April 24, 2017

Chicagoans Reduce Disposable Bag Use by Over 40 Percent Since Implementation of Checkout Bag Tax

Study Determined that the Checkout Bag Tax Has Already Significantly Decreased the Number of Disposable Bags Used and the Number of Customers Using Disposable Bags

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Mayor Rahm Emanuel announced today that Chicagoans significantly reduced the average number of disposable bags used per shopping trip in the first month of the Checkout Bag Tax, demonstrating measurable success in the City’s effort to reduce paper and plastic bag use in Chicago.  Results from a preliminary study by ideas42—a behavioral design lab—and researchers from New York University and the University of Chicago Energy & Environment Lab show that the bag tax has already decreased the number of disposable bags used per shopping trip by 42 percent. These results are similar to the decrease in disposable bag use other municipalities saw following the implementation of a bag tax.   

"I am glad so many Chicagoans are choosing to forgo paper or plastic bags at checkout, and encourage others to help Chicago further reduce disposable bag use in the city,” said Mayor Emanuel.  “By decreasing our paper and plastic bag use, Chicago is making important progress in reducing our carbon footprint as well as reducing street litter and improving recycling operations.”

The City of Chicago commissioned this study to evaluate consumer behavior following the implementation of the Checkout Bag Tax.  The study tracked bag use of customers at several large grocery chains in Chicago and the surrounding suburbs before and after the tax was implemented to compare consumer experience and determine the possible environmental impact.

Preliminary results from the study demonstrate that after the seven-cent tax was implemented in Chicago:

  • Disposable bag use per trip decreased by 42 percent;
  • Residents using disposable bags decreased by 33 percentage points;
  • About half of customers who stopped using disposable bags switched to using reusable bags while others used no bags at all.

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“We know from our work in behavioral science that while shoppers often want to do the right thing for the environment, they sometimes need a little help, and our team’s study shows clearly that the Checkout Bag Tax is effective in reducing the use of disposable bags,” said Ted Robertson, a Managing Director with ideas42.  “These promising results not only benefit Chicago’s environment, but may also inform other municipalities around the nation.”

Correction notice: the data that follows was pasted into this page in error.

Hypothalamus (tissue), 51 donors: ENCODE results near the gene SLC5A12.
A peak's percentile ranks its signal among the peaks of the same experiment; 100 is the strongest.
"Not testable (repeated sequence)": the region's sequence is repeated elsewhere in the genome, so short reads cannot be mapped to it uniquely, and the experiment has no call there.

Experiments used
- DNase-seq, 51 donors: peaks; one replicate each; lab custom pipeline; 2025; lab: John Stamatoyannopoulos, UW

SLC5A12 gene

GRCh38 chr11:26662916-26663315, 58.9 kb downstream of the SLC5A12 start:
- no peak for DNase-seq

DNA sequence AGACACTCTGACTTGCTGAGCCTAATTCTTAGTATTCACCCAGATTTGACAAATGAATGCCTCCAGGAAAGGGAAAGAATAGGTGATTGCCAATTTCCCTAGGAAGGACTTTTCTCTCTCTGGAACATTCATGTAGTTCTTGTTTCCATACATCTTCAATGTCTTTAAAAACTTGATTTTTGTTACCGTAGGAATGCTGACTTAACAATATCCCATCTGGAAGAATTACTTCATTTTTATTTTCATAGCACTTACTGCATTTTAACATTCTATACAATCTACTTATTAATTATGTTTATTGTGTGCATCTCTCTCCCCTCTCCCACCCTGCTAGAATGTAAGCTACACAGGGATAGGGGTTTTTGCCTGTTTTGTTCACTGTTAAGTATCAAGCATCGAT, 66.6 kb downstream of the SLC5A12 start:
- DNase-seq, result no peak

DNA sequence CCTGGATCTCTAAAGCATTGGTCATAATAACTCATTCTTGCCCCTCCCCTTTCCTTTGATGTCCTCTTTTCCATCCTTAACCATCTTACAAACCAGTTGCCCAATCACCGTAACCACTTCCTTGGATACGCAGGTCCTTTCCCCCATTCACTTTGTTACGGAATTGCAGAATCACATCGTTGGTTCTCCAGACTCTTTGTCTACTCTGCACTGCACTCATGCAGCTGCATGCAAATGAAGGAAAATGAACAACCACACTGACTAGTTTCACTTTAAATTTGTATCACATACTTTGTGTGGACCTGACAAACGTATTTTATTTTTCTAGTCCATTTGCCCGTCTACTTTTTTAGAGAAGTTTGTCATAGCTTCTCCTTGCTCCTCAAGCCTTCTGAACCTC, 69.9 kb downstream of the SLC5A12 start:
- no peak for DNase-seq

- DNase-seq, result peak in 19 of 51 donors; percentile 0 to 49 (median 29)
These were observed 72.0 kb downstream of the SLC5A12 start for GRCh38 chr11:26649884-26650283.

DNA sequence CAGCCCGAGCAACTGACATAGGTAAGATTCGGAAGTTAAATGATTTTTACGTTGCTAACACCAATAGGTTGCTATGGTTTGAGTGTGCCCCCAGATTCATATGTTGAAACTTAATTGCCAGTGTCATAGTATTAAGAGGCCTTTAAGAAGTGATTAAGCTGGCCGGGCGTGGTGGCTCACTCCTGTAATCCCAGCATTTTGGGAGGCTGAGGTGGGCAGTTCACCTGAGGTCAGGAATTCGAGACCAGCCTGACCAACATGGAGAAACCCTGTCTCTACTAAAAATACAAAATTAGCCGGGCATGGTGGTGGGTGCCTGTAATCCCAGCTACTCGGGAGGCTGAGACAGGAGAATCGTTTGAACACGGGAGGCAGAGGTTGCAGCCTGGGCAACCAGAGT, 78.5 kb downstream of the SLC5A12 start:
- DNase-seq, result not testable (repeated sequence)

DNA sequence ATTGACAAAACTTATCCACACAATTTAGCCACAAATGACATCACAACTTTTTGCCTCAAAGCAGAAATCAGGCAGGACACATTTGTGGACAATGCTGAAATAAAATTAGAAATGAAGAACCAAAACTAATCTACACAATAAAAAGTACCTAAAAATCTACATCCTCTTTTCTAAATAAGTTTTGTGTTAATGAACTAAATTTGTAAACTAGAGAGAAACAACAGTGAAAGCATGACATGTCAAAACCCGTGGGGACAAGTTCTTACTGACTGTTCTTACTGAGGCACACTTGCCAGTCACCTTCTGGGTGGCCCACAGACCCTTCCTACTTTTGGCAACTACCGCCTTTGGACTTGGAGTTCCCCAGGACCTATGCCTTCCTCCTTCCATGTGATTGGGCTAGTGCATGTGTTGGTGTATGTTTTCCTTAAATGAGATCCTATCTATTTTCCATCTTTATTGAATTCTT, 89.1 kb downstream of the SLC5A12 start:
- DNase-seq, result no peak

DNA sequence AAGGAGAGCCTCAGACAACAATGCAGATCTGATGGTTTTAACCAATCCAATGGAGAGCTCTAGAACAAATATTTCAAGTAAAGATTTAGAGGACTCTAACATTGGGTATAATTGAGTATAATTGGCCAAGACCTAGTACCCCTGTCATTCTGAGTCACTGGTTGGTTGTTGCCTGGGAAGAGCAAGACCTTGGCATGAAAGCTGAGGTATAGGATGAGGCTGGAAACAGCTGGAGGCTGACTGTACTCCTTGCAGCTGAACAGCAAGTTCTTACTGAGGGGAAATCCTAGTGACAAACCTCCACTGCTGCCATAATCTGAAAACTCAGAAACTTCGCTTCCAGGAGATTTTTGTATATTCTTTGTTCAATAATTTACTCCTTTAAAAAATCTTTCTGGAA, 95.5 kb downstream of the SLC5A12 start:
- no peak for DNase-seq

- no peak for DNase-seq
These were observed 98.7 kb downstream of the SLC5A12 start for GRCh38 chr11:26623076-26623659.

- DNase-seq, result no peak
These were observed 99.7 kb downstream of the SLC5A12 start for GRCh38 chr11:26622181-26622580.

The City established a seven-cent bag tax on paper and plastic bags to help reduce the use of disposable plastic and paper bags used in Chicago, and while this tax is new to Chicago, many other major cities previously established a tax or fee on disposable bags and have had success in curbing disposable bag use.  For example, a study of grocery store shoppers in the Washington Metropolitan Area showed that a five-cent tax on disposable bags reduced the number of bags shoppers took at checkout.  The study showed that prior to the bag tax, 82 percent of shoppers took at least one bag at the checkout stand.  After the imposition of the tax only 40 percent did.

Further, cities and counties that implemented a bag tax continue to see ongoing reductions in disposable bag use as consumers become more familiar with the tax and bringing their own bag shopping becomes more prevalent.  Chicago intends to study consumer behavior related to disposalbe bag use over multiple years and anticipates similar ongoing reduction in paper and plastic use as more consumers build in the habit of going bagless or bringing their own reusable bag.

"It is great news that disposable bag use has declined since the Checkout Bag Tax went into effect," said Jen Walling, Executive Director of the Illinois Environmental Council. "We've all seen where disposable bags often end up - wrapped around trees and bushes, in Lake Michigan or the Chicago River, blowing around on windy days. Hopefully the reduction we've seen so far is a first step in getting all of these bags out of our environment."

Under Mayor Emanuel’s leadership, Chicago’s reduction in waste has a played a significant role in improving the City’s environment.  From 2010 to 2015 Chicago’s carbon emissions from waste were down 30 percent, with the expansion of the City’s recycling program playing a significant factor.  During those give years the City increased the numbers of tons of recycled material from 58,000 to 97,000.

The preliminary study by ideas42, New York University, and the University of Chicago Energy and Environment Lab is available at: www.ideas42.org/cbdt